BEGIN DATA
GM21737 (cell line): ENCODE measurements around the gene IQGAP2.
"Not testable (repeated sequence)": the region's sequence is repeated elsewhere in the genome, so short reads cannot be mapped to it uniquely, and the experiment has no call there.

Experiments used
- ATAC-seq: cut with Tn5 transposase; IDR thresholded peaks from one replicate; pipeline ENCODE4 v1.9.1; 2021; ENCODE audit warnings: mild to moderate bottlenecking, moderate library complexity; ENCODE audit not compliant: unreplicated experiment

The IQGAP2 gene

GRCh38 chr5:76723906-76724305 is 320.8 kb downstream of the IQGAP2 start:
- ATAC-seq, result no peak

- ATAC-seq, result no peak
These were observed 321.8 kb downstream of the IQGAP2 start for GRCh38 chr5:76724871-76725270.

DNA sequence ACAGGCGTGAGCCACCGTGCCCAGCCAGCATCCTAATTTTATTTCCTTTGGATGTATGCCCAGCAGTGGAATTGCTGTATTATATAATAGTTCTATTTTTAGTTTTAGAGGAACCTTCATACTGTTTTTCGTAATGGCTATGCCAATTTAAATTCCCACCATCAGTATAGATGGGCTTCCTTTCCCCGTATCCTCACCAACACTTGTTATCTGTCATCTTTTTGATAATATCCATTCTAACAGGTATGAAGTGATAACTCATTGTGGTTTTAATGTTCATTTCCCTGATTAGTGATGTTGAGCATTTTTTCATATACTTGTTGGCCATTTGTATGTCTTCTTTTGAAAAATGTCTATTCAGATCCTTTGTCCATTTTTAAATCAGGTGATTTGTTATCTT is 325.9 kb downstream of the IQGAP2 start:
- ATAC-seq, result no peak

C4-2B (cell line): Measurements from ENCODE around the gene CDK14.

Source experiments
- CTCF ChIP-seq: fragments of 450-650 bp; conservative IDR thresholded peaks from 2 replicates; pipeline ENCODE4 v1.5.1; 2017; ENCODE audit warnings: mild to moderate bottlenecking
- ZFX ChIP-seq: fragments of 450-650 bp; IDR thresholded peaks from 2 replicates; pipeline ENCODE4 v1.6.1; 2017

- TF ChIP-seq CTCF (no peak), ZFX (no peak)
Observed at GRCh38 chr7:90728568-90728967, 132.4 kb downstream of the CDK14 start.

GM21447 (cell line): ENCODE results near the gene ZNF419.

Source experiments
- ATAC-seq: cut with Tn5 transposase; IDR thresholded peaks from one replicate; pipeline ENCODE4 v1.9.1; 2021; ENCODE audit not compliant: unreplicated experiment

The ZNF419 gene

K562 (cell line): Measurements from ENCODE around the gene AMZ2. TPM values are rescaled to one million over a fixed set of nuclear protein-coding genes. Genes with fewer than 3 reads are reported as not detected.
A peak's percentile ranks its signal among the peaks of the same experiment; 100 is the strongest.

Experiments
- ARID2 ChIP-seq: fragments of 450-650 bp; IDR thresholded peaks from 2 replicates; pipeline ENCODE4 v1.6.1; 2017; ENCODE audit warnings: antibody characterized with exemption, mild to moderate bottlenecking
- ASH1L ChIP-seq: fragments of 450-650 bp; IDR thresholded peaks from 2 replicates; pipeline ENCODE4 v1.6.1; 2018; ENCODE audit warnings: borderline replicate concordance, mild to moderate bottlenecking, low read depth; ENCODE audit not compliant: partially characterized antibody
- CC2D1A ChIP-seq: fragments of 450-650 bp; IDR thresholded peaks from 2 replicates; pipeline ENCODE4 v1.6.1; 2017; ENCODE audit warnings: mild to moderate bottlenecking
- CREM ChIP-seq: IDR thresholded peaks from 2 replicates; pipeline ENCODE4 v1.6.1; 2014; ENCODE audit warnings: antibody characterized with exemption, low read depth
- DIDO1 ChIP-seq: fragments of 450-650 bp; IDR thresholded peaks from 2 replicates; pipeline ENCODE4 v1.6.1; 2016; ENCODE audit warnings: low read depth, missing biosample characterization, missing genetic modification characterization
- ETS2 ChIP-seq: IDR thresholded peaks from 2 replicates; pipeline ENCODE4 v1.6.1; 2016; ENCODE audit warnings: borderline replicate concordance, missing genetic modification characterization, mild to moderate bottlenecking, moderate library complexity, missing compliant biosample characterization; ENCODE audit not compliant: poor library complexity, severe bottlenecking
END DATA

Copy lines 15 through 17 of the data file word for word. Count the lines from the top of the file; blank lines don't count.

- ZFX ChIP-seq: fragments of 450-650 bp; IDR thresholded peaks from 2 replicates; pipeline ENCODE4 v1.6.1; 2017

- TF ChIP-seq CTCF (no peak), ZFX (no peak)
Observed at GRCh38 chr7:90728568-90728967, 132.4 kb downstream of the CDK14 start.